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Serious about emissions? It’s time to embrace nuclear

After clear warnings from scientists more than 20 years ago, the issues of human-caused climate change and fossil-fuel-dominated energy should be on the way into the environmental history books. Sadly…

Environmentalism attacked nuclear power, which may have damaged long-term sustainability goals. Olivier Hoslet

After clear warnings from scientists more than 20 years ago, the issues of human-caused climate change and fossil-fuel-dominated energy should be on the way into the environmental history books. Sadly, they’re not, which is why we need a new global movement of nuclear support.

A bit like the CFC/ozone dilemma, we should by now be enjoying disputes about just how the success came about, and focusing attention on more challenging sources of emissions.

What happened instead? A denial machine that cut its teeth working for the tobacco industry moved on to climate change. Climate change denial took off as the vested interests did what they do best. In this they found a most unexpected ally: environmentalism and the emergent paradigm of sustainability.

With the roots of the movementbeing more strongly defined as anti-nuclear than anti-fossil fuels, environmentalism effectively pulled uranium from the table. Were it not for their opposition, uranium might have powered the boom of the developing world in the 90s and 00s while also gradually re-powering the developed world towards zero-carbon energy generation.

Instead environmentalism backed technologies that failed to resemble what they were intended to displace. Instead of commercially mature, high-volume, and highly reliable generators that ran on a dense fuel source, they supported commercially immature, small, and unreliable generators that worked on intermittent energy sources.

With this limited approach, success in battling the climate problem hinged more on a conjoined social/technological/economic revolution than what could have been a relatively straight-forward technology revolution. This engendered a combative stance that regarded the big business of big energy as an enemy, rather than a potentially efficient means to get something done.

In the last 25 years global emissions have sky-rocketed beyond expectations, as the path of least resistance for governments was to become ever more well-oiled and coal-fired. Governments and corporations slapped on the green face paint for a couple of decades while fossil fuels carried on providing more and more energy to a growing world.

The success of fossil fuels was greased by the Merchants of Doubt. But it was helped by mixed messages from some streams of environmentalism. While making loud and sustained calls for market-based solutions (such as carbon pricing), the movement supported market manipulations by refusing to countenance an expanded role for uranium, while simultaneously promoting hard targets for renewables.

Ideas for further research and development, which would improve nuclear fission over fossil combustion regarding cost, were (and remain) heretical. This did not reinforce a message of climate urgency.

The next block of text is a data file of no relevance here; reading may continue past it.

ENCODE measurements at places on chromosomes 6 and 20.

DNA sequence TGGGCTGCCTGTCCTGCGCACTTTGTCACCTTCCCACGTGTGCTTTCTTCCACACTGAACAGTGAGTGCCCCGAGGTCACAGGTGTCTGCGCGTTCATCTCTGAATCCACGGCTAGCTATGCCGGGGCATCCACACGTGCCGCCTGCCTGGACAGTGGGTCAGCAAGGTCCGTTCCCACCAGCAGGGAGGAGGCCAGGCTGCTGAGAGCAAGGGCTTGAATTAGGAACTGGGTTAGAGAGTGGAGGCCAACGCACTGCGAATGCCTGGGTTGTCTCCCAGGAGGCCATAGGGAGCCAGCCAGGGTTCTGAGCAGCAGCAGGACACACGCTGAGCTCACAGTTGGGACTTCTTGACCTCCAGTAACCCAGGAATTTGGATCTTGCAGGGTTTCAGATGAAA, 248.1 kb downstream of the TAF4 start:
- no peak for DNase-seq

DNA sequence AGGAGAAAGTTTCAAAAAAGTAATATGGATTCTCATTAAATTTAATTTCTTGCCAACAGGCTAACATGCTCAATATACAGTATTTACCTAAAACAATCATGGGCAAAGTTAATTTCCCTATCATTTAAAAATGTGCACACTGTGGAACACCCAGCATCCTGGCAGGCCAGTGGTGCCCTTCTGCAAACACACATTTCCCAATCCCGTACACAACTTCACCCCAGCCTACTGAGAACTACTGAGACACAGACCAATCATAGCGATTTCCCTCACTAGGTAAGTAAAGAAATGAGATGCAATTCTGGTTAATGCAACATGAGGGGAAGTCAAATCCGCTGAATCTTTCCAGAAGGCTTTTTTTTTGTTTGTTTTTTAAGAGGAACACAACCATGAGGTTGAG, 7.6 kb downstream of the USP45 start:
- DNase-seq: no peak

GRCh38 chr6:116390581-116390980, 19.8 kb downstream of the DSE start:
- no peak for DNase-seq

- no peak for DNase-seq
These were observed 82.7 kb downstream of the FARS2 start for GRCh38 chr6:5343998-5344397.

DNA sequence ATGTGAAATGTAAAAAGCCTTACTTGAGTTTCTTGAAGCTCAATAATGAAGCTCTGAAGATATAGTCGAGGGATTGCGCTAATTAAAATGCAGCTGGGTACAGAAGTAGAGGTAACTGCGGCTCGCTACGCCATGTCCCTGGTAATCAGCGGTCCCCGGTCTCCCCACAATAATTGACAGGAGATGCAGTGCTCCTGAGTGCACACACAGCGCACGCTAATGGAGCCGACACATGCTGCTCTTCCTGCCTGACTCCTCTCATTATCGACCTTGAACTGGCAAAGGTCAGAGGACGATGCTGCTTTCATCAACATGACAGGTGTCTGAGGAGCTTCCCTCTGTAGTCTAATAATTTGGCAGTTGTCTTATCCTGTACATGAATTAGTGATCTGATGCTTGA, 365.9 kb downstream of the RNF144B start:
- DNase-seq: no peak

Worse, the science of nuclear power, and particularly radiation, was subjected to the same techniques of cherry-picking distortions and deliberate misrepresentations as that of the science of climate change, with appalling and immoral abuses of information.

The impact has been devastating. There still exists a widely held belief that expanding electricity generation from nuclear fission poses a comparable or greater threat than climate change. This is a gross miscalculation of risk.

This erroneous framework has powered absurd politics. The 1994 closure of the United States’ advanced reactor program took down the Integral Fast Reactor when at its final demonstration stage. With a capability to recycle 99% of existing spent nuclear fuel and depleted uranium for zero-carbon generation we could now be powering on waste. But a strongly anti-nuclear administration trumped this possible future.

In 1998, Australia, the world’s largest exporter of uranium, singled out nuclear power for prohibition. Since that time, Australia has implemented a carbon price, a renewable energy target, and all the while kept up our fossil dependence.

The result? Greenhouse emissions from the electricity sector have risen 18%.

In the wake of irrational fears stemming from the Fukushima accident, Germany is shutting down its nuclear capacity. While renewables are growing, these simply cannot keep up with the two-edged sword of a continued growth in demand coupled with the reduction in supply from nuclear. Greenhouse-gas emissions for Germany in 2012 were 1.6% higher than 2011, and they will open 5.3 GW of new coal plants in 2013, while retiring 1 GW of old coal. Is this how environmentalism has come to define success?

As environmentalism fought a two-front war against both nuclear power and climate change, ingenuity in the fossil-fuel sector exploited and shifted towards ever more cheap, carbon-intensive fuel. This powered a period of poverty-reducing economic growth, leaving the developed and developing world alike justifiably loathe to consider a de-powered future. Unfortunately, while objecting stridently to these climate crimes, environmentalism failed to put forward a credible alternate energy pathway.

Now, in 2013, we find ourselves at a new crossroad. The failure is there for all to see in our soaring emissions and warming world. Another 2.5 billion people are in the pipeline: they deserve energy.